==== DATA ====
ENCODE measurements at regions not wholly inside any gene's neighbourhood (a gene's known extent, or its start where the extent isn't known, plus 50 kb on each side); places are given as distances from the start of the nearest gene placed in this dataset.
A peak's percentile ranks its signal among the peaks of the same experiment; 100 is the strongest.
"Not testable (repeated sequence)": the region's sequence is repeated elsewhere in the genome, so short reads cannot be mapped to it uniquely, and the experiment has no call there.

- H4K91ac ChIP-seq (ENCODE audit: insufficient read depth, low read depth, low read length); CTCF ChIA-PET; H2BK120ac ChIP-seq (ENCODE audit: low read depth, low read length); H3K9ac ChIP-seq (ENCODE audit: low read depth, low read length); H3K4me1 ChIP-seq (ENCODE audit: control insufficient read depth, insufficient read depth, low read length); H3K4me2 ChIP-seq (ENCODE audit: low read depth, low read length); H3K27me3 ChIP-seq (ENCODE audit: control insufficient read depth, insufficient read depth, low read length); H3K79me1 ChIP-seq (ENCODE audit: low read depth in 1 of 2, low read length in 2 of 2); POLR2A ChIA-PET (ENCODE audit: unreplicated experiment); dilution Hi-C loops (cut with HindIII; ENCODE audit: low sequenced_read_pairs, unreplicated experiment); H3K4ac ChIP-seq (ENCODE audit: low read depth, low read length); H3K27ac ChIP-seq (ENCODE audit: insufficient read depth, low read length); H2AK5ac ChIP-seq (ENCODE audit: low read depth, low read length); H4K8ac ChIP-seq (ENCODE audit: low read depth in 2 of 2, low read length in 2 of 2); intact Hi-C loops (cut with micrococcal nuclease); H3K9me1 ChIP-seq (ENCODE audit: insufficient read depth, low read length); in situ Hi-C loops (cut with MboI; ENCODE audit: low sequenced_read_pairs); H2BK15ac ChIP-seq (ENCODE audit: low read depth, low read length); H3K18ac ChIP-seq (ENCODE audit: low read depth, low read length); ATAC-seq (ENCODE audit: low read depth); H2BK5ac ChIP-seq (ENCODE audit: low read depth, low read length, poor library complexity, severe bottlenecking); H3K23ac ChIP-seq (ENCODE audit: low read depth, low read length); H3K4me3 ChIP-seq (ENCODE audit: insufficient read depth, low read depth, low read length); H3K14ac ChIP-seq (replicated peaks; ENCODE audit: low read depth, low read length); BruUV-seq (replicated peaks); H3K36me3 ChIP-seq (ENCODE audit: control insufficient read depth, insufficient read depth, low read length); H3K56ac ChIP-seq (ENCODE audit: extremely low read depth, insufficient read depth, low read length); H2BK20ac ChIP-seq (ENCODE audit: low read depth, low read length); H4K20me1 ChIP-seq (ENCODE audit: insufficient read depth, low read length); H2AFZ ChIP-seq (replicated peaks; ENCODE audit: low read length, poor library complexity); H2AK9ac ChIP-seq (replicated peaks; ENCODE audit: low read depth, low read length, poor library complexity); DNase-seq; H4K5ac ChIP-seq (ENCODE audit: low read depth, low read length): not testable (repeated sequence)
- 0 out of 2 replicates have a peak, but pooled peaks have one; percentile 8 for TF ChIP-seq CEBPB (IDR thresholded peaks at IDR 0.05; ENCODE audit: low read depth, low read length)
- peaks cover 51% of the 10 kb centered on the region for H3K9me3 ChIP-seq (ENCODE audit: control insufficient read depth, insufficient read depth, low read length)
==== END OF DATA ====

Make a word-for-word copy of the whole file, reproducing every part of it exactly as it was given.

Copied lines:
ENCODE measurements at regions not wholly inside any gene's neighbourhood (a gene's known extent, or its start where the extent isn't known, plus 50 kb on each side); places are given as distances from the start of the nearest gene placed in this dataset.
A peak's percentile ranks its signal among the peaks of the same experiment; 100 is the strongest.
"Not testable (repeated sequence)": the region's sequence is repeated elsewhere in the genome, so short reads cannot be mapped to it uniquely, and the experiment has no call there.

- H4K91ac ChIP-seq (ENCODE audit: insufficient read depth, low read depth, low read length); CTCF ChIA-PET; H2BK120ac ChIP-seq (ENCODE audit: low read depth, low read length); H3K9ac ChIP-seq (ENCODE audit: low read depth, low read length); H3K4me1 ChIP-seq (ENCODE audit: control insufficient read depth, insufficient read depth, low read length); H3K4me2 ChIP-seq (ENCODE audit: low read depth, low read length); H3K27me3 ChIP-seq (ENCODE audit: control insufficient read depth, insufficient read depth, low read length); H3K79me1 ChIP-seq (ENCODE audit: low read depth in 1 of 2, low read length in 2 of 2); POLR2A ChIA-PET (ENCODE audit: unreplicated experiment); dilution Hi-C loops (cut with HindIII; ENCODE audit: low sequenced_read_pairs, unreplicated experiment); H3K4ac ChIP-seq (ENCODE audit: low read depth, low read length); H3K27ac ChIP-seq (ENCODE audit: insufficient read depth, low read length); H2AK5ac ChIP-seq (ENCODE audit: low read depth, low read length); H4K8ac ChIP-seq (ENCODE audit: low read depth in 2 of 2, low read length in 2 of 2); intact Hi-C loops (cut with micrococcal nuclease); H3K9me1 ChIP-seq (ENCODE audit: insufficient read depth, low read length); in situ Hi-C loops (cut with MboI; ENCODE audit: low sequenced_read_pairs); H2BK15ac ChIP-seq (ENCODE audit: low read depth, low read length); H3K18ac ChIP-seq (ENCODE audit: low read depth, low read length); ATAC-seq (ENCODE audit: low read depth); H2BK5ac ChIP-seq (ENCODE audit: low read depth, low read length, poor library complexity, severe bottlenecking); H3K23ac ChIP-seq (ENCODE audit: low read depth, low read length); H3K4me3 ChIP-seq (ENCODE audit: insufficient read depth, low read depth, low read length); H3K14ac ChIP-seq (replicated peaks; ENCODE audit: low read depth, low read length); BruUV-seq (replicated peaks); H3K36me3 ChIP-seq (ENCODE audit: control insufficient read depth, insufficient read depth, low read length); H3K56ac ChIP-seq (ENCODE audit: extremely low read depth, insufficient read depth, low read length); H2BK20ac ChIP-seq (ENCODE audit: low read depth, low read length); H4K20me1 ChIP-seq (ENCODE audit: insufficient read depth, low read length); H2AFZ ChIP-seq (replicated peaks; ENCODE audit: low read length, poor library complexity); H2AK9ac ChIP-seq (replicated peaks; ENCODE audit: low read depth, low read length, poor library complexity); DNase-seq; H4K5ac ChIP-seq (ENCODE audit: low read depth, low read length): not testable (repeated sequence)
- 0 out of 2 replicates have a peak, but pooled peaks have one; percentile 8 for TF ChIP-seq CEBPB (IDR thresholded peaks at IDR 0.05; ENCODE audit: low read depth, low read length)
- peaks cover 51% of the 10 kb centered on the region for H3K9me3 ChIP-seq (ENCODE audit: control insufficient read depth, insufficient read depth, low read length)